Current methods for in vivo patch-clamp electrophysiology and optical imaging of calcium transients in C. elegans neurons rely on veterinary-grade cyanoacrylate glue for immobilizing animals (Goodman et al., 1998; Lockery and Goodman, 1998; Kerr, et al., 2000). Just about ten years have passed since the first studies measuring cellular responses in individual neurons were published, all of them using Nexaband S/C (WPI, Sarasota, FL) to immobilize worms on thin, 2% agarose pads. Recently and tragically, Abbott discontinued the manufacture of Nexaband S/C. HistoacrylBlue has been used to immobilize animals during recordings from the C. elegans neuromuscular junction (Richmond and Jorgensen, 1999). Unfortunately, the dye added to this adhesive is fluorescent when viewed under a GFP filter set, obscuring GFP-tagged neurons.
Alternative methods for immobilization have emerged from the recent explosion in the design and fabrication of microfluidics devices for worms (Ben-Yakar et al., 2009). These devices have been used for long- and short-term imaging work and appear to be significantly less toxic than even the best cyanoacrylate adhesives. However, the need for physical access to the animals during an electrophysiology experiment precludes the use of existing traps for in vivo recording. Thus, despite the great advances provided by microfluidics devices, there is a continuing need for a minimally toxic, cyanoacrylate adhesive.
We are pleased to report a suitable alternative, custom-formulation from GluStitch Inc. (http://www.glustitch.com, contact: Steven Blacklock, firstname.lastname@example.org): 80% octyl-20% butyl cyanoacrylate (r = 5.75 centiPoise). The viscosity and polymerization rate of this glue is such that it can be applied in a targeted way to one side of a worm without coating the entire animal. With this formulation, it is possible to see the GFP label and also to expose GFP-tagged neurons of interest, the first step needed for electrophysiological recordings. Additionally, worms appear healthy hours after being glued. Other glues and adhesion methods tested were deemed unsuitable. These include: Nexcare (3M), other formulations from GluStitch, Inc. (high viscosity (75 cP) 100% butyl cyanoacrylate, 50/50 octyl/butyl cyanoacrylate, 100% butyl cyanoacrylate (3.7 cP)) and Gluture (Abbott Laboratories). Good luck and good patching.
Ben-Yakar A, Chronis N, and Lu H. (2009). Microfluidics for the analysis of behavior, nerve regeneration and neural cell biology in C. elegans. Curr. Opin. Neurobiol. [Epub ahead of print].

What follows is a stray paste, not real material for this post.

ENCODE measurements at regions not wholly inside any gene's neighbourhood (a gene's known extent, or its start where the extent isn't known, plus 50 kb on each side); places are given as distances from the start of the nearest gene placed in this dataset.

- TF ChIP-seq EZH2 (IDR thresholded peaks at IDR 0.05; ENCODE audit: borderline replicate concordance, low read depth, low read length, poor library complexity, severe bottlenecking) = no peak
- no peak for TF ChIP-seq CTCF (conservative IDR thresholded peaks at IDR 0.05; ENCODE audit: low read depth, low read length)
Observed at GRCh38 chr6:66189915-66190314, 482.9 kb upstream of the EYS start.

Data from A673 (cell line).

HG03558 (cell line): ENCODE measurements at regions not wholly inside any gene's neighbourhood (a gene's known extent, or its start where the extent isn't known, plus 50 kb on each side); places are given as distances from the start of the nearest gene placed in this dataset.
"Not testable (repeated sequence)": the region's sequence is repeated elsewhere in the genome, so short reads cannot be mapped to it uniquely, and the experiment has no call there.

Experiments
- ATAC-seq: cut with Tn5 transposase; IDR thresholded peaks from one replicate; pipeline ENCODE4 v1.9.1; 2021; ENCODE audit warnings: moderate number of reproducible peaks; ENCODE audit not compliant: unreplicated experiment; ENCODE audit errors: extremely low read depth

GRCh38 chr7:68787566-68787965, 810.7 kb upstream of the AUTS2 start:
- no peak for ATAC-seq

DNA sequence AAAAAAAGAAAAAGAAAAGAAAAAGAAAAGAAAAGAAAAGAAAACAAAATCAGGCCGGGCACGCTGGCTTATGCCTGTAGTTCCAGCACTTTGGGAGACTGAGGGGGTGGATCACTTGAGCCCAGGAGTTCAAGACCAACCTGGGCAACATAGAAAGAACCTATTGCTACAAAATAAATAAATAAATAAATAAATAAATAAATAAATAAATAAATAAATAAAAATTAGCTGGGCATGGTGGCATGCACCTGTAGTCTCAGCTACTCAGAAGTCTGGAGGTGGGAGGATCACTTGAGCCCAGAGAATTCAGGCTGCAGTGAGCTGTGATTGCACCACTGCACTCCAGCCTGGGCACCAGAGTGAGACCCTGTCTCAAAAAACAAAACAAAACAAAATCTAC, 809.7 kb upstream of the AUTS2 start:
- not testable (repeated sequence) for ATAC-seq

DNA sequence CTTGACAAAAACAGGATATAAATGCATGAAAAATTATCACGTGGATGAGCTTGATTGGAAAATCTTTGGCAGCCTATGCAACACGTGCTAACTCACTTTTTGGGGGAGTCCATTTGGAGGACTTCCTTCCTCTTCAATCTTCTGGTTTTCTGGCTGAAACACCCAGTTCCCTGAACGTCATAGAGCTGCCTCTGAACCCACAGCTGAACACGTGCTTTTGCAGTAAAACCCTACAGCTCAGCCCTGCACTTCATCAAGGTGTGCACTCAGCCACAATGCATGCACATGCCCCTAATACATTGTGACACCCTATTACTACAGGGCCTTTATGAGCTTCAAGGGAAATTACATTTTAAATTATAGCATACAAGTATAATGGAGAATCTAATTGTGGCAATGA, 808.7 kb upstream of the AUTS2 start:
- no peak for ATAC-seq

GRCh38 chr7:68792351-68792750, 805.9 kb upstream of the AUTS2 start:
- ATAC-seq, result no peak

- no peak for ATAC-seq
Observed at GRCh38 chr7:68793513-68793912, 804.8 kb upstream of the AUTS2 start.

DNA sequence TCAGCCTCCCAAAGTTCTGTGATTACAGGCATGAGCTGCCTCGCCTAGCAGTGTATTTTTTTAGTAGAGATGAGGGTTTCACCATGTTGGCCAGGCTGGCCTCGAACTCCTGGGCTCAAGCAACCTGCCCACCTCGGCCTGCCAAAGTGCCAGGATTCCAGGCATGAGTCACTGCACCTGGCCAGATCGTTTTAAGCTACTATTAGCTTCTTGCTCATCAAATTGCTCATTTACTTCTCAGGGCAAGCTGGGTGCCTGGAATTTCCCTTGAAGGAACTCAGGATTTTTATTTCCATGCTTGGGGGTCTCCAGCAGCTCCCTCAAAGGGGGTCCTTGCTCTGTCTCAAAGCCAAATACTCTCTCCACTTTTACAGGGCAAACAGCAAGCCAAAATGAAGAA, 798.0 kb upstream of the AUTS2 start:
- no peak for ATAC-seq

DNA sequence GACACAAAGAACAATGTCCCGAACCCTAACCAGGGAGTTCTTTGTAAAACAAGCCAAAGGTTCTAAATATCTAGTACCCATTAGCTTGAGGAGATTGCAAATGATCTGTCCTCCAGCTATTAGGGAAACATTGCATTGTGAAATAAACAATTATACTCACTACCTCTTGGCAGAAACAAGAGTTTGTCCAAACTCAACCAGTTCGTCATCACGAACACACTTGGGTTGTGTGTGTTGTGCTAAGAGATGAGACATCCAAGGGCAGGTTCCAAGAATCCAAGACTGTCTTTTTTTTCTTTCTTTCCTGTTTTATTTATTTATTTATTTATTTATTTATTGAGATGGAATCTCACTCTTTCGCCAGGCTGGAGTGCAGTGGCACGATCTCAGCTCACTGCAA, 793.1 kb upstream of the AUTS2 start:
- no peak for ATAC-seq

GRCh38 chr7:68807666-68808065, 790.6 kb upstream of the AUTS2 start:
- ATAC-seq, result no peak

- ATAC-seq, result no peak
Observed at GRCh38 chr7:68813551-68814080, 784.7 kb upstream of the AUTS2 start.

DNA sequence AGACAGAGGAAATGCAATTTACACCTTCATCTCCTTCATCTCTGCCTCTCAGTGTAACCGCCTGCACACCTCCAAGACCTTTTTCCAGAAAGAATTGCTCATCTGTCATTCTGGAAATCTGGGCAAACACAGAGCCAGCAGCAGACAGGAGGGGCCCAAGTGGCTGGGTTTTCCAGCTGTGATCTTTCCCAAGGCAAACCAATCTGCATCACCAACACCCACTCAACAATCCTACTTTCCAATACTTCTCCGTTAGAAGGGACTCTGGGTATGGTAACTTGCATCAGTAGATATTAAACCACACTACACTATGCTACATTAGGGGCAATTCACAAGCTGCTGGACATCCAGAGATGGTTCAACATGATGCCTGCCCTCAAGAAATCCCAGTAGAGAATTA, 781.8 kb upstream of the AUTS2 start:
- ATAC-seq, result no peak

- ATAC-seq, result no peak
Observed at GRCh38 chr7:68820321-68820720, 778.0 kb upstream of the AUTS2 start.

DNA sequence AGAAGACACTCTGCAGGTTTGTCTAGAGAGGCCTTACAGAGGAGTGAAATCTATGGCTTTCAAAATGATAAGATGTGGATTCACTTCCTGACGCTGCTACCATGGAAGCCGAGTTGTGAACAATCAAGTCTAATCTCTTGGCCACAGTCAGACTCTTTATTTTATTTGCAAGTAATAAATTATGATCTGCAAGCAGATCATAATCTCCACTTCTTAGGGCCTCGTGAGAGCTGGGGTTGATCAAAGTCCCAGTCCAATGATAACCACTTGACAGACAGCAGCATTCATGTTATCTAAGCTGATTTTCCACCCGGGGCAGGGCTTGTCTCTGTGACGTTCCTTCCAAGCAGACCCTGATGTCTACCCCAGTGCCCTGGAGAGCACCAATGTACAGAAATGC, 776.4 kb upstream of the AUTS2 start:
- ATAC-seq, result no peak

Goodman MB, Hall DH, Avery L, and Lockery SR. (1998). Active currents regulate sensitivity and dynamic range in C. elegans neurons. Neuron 20, 763-772.
Kerr R, Lev-Ram V, Baird G, Vincent P, Tsien RY, and Schafer WR. (2000). Optical imaging of calcium transients in neurons and pharyngeal muscle of C. elegans. Neuron 26: 583-594.
Lockery SR and Goodman MB. (1998). Tight-seal whole-cell patch clamping of Caenorhabditis elegans neurons. Meth. Enzymol. 293, 201-217.
Richmond JE and Jorgensen EM. (1999). One GABA and two acetylcholine receptors function at the C. elegans neuromuscular junction. Nat. Neurosci. 2, 791-797.
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Verena Wolfram says
In Dr. R. Baines lab (University of Manchester, UK) we are routinely recording from motoneurons in the Drosophila 1st instar larva. For a while now we are experiencing problems with our patch clamp recordings and we have narrowed it down to the glue we are using. They are ranging from recording unusually very long synaptic currents, over silent cells (no synaptic currents at all) to the point of the inability to get cell attached. Most problems we encounter when recordings are done in standard potassium salines (internal and external). The glues we have been using are: Braun – Histoacryl containing n-butyl; 3M Vetbond containing n-butyl; slightly better but still not satisfactory results were obtained with Gluture 60% 2-octyl 40% n-butyl. It seems that some glues get worse with time. We will be trying out the Wormglue in the near future.
For what reasons were the other glues not suitable? Were they able to keep the worms alive and see GFP with low background for imaging?
Andrew Hardaway says
Do you have any suggestions for glue application?